(On his impressions of Tony Sparano from their time coaching together in Cleveland) – “We were all trying to keep our head above water that first year in Cleveland. I was very impressed with Tony and the job he did. I know the transition coming from college to the NFL is a big jump for a coach and I thought he did a very good job with that. I’m certainly not surprised whatsoever that he’s had the success as an assistant coach and I know he’ll do a very good job as a head coach.”

(On if he’s ever seen a receiving tandem like Larry Fitzgerald and Anquan Boldin) – “We’re very pleased that we have Larry and Anquan. They’re both outstanding  football players and I think they make our team, not just because they are talented football players, but they bring a lot of other things to the table, I think from a leadership standpoint from how they play and I really admire the way they work with some of our younger receivers. I’m very, very fortunate to have two players of that caliber at receiver and I think our line is doing a great job protecting Kurt (Warner) and that makes us, I hope, a hard team to stop because of that.”

(On if it’s tougher to prepare for inexperienced receivers like the ones on the Dolphins) – “I’ve seen those guys make some plays in preseason and even last week. Anytime you’re going against an NFL caliber receiver, which I think they are, you better prepare because they can hit you for a big play if you let your guard down for a minute. Experienced or not experienced, I think that they have a good, young receiver corps there. I know because of Chad’s experience that he can find those guys and get the ball to them. We have to do a very good job of being disciplined in our technique and our coverage responsibilities this week so that we don’t get lax, would be the best way to say it.”

(On what concerns him the most about Ricky Williams) – “Getting him down, getting him tackled. I think he’s a very strong runner that has good vision, that’s not afraid to hit the hole. I see him make a lot of second level runs carrying guys with him. I think he looks quick, he looks explosive in the hole. He’s a guy that if you give him enough carries where he’s getting past the line of scrimmage he’s going to wear you down. Our biggest concern this week after having faced a back last week like Frank Gore, that was similar from the standpoint of being able to get those extra yards after contact, we’ve got to do a good job of tackling him.”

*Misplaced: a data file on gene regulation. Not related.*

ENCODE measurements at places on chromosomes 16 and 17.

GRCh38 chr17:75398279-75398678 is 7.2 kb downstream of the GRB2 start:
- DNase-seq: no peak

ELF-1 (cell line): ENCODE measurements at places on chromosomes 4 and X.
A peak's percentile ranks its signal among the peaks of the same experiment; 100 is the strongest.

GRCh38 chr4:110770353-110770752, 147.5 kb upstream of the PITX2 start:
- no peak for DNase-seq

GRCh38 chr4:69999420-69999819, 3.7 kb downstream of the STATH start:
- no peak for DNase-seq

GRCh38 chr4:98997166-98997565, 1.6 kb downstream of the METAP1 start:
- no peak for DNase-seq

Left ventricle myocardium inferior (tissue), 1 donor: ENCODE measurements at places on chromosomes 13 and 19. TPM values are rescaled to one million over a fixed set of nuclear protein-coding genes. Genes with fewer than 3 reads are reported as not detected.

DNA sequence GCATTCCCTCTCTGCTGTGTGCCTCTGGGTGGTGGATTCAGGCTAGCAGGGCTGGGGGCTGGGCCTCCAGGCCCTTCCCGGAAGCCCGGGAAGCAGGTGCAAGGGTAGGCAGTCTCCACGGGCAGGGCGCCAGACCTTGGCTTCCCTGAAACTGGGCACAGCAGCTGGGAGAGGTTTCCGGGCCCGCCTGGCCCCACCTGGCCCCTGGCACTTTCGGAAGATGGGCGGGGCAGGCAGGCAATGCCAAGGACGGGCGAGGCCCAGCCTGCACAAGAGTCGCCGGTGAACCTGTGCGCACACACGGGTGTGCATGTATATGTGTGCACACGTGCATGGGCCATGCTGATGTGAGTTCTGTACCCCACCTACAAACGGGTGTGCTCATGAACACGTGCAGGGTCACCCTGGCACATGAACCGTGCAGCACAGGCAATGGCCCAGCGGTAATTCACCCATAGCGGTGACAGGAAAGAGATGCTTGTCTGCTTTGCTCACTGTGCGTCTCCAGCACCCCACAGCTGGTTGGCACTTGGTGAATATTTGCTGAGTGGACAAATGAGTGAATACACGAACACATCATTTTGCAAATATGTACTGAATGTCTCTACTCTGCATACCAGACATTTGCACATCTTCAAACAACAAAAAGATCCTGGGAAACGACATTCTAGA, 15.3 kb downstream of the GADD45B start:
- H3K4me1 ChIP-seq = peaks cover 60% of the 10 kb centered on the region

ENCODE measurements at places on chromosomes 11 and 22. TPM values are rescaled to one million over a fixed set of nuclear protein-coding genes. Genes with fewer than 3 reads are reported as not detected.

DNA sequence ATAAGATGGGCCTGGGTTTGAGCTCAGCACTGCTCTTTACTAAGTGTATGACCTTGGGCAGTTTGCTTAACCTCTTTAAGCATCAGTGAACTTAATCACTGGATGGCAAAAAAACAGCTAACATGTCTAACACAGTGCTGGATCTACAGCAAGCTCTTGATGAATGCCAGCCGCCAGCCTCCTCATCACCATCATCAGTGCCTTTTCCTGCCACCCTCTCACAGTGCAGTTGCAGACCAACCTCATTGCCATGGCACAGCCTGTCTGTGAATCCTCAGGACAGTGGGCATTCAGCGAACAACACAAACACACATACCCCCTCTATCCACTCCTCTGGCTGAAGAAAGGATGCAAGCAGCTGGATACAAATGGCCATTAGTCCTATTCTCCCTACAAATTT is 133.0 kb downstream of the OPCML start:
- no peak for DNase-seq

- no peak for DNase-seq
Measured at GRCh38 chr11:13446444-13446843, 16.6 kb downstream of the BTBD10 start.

(An if it’s more difficult to prepare for a team with two running backs or a team with one featured back) – “I don’t think it really makes a difference in today’s league. You face so many teams that have two backs that you have to prepare for both of them. I think we’ve become used to that and a lot of teams that we face have a couple of backs. I think both of the Dolphins’ backs are similar from the standpoint of size and how they run and they’re good players. Regardless of which player is in there, we still have to do a good job of tackling and getting those guys down because in the open field or when they break through the line, they’re tough.”

(On how Anquan Boldin has been handling himself with his contract dispute) – “he’s been working very hard. I don’t think there was ever any question about how he would interact with his teammates or how he would perform on the field. I don’t think that’s in his makeup to do anything different than that. He loves the game, he plays hard and I believe him when he said he cannot take it to the field. I haven’t seen that whatsoever. He has been very good as far as how he’s worked and even taking time with Early Doucet, our young receiver, and working on things with him and some of our receivers. I think Anquan, more than anything, wants to win football games. He’s excited because we won our first game and it looks like we’re making a little bit of progress.”

(On how he’s using Tim Hightower along with Edgerrin James) – “I think that we have certain plays that we want to get Tim in there, but we’re going to give him opportunities as well. That’s something that he had to earn. I thought he did a good job in the first game, especially on two big fourth down runs for us getting that first down. I think that he’s gotten a little bit more in the plus column as far as being able to use him in the game. We will, in certain situations, just to rest Edge, especially if we’re having success running the football so we can ease some of that burden on Edgerrin. He’s a young player and being a rookie in the league, a lot of times you don’t want to give him too much. He’s done a very good job of handling his role and I hope that we’ll be able to get enough carries that we can expand his role.”